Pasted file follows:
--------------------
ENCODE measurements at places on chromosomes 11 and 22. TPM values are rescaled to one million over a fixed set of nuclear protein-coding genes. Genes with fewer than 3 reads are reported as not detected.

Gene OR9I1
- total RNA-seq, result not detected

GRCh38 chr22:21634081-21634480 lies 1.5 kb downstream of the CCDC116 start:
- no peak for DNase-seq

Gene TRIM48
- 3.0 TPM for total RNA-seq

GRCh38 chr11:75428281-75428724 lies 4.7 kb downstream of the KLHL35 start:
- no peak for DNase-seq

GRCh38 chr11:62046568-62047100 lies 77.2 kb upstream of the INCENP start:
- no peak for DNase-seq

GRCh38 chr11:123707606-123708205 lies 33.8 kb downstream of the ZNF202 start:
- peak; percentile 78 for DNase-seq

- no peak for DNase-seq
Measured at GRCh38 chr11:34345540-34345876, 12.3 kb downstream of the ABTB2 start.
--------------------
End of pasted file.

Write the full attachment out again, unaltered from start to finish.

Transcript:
ENCODE measurements at places on chromosomes 11 and 22. TPM values are rescaled to one million over a fixed set of nuclear protein-coding genes. Genes with fewer than 3 reads are reported as not detected.

Gene OR9I1
- total RNA-seq, result not detected

GRCh38 chr22:21634081-21634480 lies 1.5 kb downstream of the CCDC116 start:
- no peak for DNase-seq

Gene TRIM48
- 3.0 TPM for total RNA-seq

GRCh38 chr11:75428281-75428724 lies 4.7 kb downstream of the KLHL35 start:
- no peak for DNase-seq

GRCh38 chr11:62046568-62047100 lies 77.2 kb upstream of the INCENP start:
- no peak for DNase-seq

GRCh38 chr11:123707606-123708205 lies 33.8 kb downstream of the ZNF202 start:
- peak; percentile 78 for DNase-seq

- no peak for DNase-seq
Measured at GRCh38 chr11:34345540-34345876, 12.3 kb downstream of the ABTB2 start.